Few could fail to have been moved by the recent news (and news reporting – but that’s an inflammatory issue for another post) of American journalist James Foley’s death at the hands of Islamist militants in Iraq, or haunted by the images below of two of the many Yazidi girls who have been caught up in a war that’s not of their own making – one who looks little older than a child but is forced to carry a rifle to protect her family. Such stories and images are heart breaking, but, for westerners, it is still somehow so hard to grasp that atrocities like these are taking place on such a large scale when the comparatively ‘civilised’ society in which we live is at the opposite end of the spectrum of humanity.
So many terrible, evil things are happening all around the world, and though we fortunate folk may feel sickened, we also feel powerless to help. And, granted, when it comes to the poor souls being persecuted in Iraq, Syria, Gaza and all the other places where oppression, violence, corruption and hatred are as widespread as the oceans between us, we ARE powerless. But there is one thing we can do: Reach out to the people in our immediate vicinity, undertaking acts of kindness that will bolster the collective morale and prove not only the strength and beauty of the human spirit, but also that goodness still exists in the world. Just like this man, hairstylist Mark Bustos in New York, who gives up every Sunday to roam the streets in search of homeless people who need a haircut, whilst his girlfriend takes the trouble to ask them what they want to eat (rather than giving them scraps and leftovers). You might think a haircut is a shallow thing, but he said this of one of his most memorable beneficiaries:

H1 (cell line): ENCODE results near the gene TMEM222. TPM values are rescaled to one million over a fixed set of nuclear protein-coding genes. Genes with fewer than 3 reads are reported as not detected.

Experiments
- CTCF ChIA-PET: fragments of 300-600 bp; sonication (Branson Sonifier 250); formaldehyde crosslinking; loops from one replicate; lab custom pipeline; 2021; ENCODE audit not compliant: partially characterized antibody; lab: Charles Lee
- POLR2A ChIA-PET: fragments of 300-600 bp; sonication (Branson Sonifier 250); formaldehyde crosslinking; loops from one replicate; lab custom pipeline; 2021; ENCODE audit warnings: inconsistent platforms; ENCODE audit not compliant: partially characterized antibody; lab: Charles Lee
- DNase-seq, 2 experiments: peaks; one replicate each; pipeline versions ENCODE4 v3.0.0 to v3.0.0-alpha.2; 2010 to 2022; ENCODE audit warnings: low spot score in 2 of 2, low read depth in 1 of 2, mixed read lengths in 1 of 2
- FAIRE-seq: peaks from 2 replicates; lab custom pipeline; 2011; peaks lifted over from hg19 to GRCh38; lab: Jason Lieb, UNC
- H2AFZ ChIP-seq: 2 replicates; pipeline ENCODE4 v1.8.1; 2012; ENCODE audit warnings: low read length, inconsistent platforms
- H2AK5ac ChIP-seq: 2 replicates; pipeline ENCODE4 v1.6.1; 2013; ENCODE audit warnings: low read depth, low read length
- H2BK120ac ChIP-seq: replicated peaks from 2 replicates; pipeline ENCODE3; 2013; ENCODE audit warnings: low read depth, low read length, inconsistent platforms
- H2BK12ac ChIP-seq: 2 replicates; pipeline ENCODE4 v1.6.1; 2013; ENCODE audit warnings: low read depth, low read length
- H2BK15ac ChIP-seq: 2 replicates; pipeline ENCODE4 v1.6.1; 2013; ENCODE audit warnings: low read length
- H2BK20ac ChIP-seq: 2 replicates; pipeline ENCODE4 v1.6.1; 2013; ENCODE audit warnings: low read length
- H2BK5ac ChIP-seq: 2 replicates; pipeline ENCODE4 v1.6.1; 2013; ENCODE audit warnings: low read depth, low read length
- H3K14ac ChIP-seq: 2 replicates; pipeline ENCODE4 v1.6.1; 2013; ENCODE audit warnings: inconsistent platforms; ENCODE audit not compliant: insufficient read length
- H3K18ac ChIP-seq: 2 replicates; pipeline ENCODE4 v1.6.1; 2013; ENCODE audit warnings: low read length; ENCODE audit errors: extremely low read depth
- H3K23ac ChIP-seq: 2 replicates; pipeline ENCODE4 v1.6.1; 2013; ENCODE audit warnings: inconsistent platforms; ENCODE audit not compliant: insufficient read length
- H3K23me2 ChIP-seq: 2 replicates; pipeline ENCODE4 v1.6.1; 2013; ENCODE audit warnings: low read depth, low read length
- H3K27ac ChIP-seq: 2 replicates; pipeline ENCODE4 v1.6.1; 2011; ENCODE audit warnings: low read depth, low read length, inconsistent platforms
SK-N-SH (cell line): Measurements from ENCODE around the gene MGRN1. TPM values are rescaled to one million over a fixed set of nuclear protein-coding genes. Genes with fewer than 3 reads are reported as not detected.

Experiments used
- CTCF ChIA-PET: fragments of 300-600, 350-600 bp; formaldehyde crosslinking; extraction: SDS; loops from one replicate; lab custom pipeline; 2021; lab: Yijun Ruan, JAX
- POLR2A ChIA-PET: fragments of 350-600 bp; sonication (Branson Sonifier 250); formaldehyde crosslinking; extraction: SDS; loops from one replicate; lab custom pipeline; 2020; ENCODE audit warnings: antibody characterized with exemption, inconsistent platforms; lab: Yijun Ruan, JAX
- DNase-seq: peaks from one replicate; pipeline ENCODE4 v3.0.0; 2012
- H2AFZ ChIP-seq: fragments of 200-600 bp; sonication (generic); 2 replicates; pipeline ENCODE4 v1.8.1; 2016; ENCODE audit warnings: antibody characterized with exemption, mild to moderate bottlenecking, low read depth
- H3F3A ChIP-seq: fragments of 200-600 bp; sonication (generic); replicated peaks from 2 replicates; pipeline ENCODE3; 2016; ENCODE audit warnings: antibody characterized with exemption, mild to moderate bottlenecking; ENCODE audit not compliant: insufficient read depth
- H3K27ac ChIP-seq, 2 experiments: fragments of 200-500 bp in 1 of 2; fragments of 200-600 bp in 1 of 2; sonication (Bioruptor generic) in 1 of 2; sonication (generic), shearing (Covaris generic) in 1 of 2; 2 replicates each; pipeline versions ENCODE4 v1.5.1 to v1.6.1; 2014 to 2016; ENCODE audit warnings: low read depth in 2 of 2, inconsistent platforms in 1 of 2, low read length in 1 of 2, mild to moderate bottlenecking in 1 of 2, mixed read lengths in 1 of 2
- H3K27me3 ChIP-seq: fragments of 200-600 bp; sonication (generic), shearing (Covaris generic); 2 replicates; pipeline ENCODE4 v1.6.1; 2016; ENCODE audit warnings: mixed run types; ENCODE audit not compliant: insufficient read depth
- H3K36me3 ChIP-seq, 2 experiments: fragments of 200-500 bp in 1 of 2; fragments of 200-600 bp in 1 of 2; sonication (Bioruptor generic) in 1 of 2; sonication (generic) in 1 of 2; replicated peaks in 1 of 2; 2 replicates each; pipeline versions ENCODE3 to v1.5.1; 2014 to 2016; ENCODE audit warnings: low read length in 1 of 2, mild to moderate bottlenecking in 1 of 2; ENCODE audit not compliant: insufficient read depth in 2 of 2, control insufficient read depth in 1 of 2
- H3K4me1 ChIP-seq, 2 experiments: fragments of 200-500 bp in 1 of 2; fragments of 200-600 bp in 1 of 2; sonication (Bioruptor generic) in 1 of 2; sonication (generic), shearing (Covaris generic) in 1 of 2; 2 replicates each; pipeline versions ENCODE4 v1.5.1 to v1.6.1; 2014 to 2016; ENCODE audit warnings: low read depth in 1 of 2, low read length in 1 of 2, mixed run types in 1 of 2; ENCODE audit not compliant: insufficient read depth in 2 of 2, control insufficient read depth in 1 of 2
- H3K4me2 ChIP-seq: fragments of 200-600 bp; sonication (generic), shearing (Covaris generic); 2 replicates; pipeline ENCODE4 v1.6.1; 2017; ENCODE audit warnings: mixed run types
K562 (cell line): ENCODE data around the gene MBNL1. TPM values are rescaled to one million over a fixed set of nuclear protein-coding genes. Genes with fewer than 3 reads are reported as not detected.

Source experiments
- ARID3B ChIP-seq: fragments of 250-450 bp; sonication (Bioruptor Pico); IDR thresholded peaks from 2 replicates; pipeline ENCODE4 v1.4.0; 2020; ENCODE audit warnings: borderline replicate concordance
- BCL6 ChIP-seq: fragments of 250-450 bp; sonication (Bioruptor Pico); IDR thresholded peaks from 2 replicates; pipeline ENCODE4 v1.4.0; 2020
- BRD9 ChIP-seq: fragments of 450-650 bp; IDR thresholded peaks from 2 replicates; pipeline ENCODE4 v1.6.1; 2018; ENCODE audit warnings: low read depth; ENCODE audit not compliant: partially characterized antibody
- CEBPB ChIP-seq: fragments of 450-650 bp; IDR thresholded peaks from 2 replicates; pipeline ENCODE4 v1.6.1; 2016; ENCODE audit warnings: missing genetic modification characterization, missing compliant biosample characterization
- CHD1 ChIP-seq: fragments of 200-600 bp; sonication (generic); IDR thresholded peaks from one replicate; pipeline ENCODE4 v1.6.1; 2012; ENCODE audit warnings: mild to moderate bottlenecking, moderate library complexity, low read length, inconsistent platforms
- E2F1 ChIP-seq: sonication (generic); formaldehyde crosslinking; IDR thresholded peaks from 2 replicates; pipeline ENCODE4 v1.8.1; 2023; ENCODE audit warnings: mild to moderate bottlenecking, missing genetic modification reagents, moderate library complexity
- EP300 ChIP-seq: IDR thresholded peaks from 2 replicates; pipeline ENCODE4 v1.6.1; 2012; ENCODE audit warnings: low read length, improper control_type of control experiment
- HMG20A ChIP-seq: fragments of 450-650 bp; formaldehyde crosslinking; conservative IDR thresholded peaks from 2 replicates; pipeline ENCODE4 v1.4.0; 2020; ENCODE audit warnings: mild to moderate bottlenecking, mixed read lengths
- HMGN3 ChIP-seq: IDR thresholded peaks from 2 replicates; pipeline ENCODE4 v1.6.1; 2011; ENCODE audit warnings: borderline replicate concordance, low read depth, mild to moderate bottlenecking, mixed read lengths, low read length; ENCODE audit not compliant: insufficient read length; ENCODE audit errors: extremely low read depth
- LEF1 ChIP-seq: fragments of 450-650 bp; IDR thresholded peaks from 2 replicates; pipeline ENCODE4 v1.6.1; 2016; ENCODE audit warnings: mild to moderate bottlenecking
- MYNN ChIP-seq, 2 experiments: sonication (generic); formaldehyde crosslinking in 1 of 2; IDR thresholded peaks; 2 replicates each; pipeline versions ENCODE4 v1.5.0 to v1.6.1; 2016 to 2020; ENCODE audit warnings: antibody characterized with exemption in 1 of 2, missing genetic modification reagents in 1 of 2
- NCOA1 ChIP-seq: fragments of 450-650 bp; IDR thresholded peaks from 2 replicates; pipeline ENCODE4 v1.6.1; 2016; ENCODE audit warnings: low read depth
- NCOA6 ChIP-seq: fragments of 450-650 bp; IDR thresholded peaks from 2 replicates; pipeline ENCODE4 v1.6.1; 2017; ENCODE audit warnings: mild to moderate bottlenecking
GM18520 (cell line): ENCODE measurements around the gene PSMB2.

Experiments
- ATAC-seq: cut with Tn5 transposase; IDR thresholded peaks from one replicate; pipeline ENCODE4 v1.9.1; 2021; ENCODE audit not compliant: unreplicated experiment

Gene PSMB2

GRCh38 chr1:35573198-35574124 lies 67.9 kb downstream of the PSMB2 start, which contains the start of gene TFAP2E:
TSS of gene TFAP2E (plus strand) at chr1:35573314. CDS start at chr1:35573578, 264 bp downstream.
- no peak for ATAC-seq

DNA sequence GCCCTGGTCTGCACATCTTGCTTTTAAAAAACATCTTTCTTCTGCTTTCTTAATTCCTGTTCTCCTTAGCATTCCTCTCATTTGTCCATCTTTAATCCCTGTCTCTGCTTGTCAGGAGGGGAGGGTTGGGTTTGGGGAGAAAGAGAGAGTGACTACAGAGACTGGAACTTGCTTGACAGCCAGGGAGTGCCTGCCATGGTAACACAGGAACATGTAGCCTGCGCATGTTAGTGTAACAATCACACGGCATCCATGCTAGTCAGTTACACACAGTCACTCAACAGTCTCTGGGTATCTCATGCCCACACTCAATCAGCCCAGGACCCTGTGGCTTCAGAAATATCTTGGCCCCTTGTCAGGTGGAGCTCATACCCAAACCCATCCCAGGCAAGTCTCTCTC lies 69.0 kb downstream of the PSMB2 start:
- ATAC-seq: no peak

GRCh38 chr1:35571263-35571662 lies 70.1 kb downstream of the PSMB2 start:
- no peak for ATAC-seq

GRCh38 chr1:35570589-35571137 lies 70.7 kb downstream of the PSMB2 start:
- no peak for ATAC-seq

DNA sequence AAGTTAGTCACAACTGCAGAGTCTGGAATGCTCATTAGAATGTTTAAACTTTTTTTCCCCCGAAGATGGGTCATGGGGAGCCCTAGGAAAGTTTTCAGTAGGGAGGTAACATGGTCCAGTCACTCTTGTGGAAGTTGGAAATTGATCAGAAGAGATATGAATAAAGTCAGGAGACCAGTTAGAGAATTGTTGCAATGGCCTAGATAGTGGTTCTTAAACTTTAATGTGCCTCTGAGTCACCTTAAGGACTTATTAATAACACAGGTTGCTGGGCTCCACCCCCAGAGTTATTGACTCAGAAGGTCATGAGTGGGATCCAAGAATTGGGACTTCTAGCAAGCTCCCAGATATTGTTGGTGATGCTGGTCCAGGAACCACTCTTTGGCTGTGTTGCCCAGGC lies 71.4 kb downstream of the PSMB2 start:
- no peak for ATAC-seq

“After offering him a haircut and whatever food he wanted to eat, he didn’t have much to say throughout the whole process, until after I showed him what he looked like when I was done … The first thing he said to me was, ‘Do you know anyone that’s hiring?'”
It’s small acts of kindness just like this that have the power to restore people’s faith – in themselves, in the world around them, and in humanity itself. I’m not saying we should all go out with a pair of scissors every weekend, but I am saying this: We may not have the power to heal the world, but the power to heal those closest to us is absolutely in our hands – if only we choose to acknowledge and act on it.